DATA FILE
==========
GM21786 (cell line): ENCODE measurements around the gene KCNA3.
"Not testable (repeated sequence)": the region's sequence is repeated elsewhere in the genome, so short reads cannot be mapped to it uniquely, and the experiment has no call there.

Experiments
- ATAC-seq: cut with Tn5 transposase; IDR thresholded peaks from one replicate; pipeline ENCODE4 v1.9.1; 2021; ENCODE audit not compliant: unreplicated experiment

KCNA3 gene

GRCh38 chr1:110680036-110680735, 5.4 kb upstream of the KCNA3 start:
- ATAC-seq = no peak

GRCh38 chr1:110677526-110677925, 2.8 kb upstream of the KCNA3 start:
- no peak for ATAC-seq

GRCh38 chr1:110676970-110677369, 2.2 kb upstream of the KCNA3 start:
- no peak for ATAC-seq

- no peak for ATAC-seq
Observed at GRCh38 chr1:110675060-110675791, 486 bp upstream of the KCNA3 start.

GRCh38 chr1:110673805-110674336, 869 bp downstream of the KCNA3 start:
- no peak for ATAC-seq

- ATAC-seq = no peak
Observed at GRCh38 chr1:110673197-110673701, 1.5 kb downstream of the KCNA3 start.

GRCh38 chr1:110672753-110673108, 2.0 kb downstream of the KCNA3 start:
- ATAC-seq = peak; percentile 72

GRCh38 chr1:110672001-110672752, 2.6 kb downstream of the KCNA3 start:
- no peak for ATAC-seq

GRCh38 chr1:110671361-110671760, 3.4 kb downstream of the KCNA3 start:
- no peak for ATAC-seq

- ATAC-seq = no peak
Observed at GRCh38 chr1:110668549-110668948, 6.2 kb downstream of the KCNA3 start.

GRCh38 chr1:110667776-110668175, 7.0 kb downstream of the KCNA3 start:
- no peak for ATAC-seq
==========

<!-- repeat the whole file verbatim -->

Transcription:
GM21786 (cell line): ENCODE measurements around the gene KCNA3.
"Not testable (repeated sequence)": the region's sequence is repeated elsewhere in the genome, so short reads cannot be mapped to it uniquely, and the experiment has no call there.

Experiments
- ATAC-seq: cut with Tn5 transposase; IDR thresholded peaks from one replicate; pipeline ENCODE4 v1.9.1; 2021; ENCODE audit not compliant: unreplicated experiment

KCNA3 gene

GRCh38 chr1:110680036-110680735, 5.4 kb upstream of the KCNA3 start:
- ATAC-seq = no peak

GRCh38 chr1:110677526-110677925, 2.8 kb upstream of the KCNA3 start:
- no peak for ATAC-seq

GRCh38 chr1:110676970-110677369, 2.2 kb upstream of the KCNA3 start:
- no peak for ATAC-seq

- no peak for ATAC-seq
Observed at GRCh38 chr1:110675060-110675791, 486 bp upstream of the KCNA3 start.

GRCh38 chr1:110673805-110674336, 869 bp downstream of the KCNA3 start:
- no peak for ATAC-seq

- ATAC-seq = no peak
Observed at GRCh38 chr1:110673197-110673701, 1.5 kb downstream of the KCNA3 start.

GRCh38 chr1:110672753-110673108, 2.0 kb downstream of the KCNA3 start:
- ATAC-seq = peak; percentile 72

GRCh38 chr1:110672001-110672752, 2.6 kb downstream of the KCNA3 start:
- no peak for ATAC-seq

GRCh38 chr1:110671361-110671760, 3.4 kb downstream of the KCNA3 start:
- no peak for ATAC-seq

- ATAC-seq = no peak
Observed at GRCh38 chr1:110668549-110668948, 6.2 kb downstream of the KCNA3 start.

GRCh38 chr1:110667776-110668175, 7.0 kb downstream of the KCNA3 start:
- no peak for ATAC-seq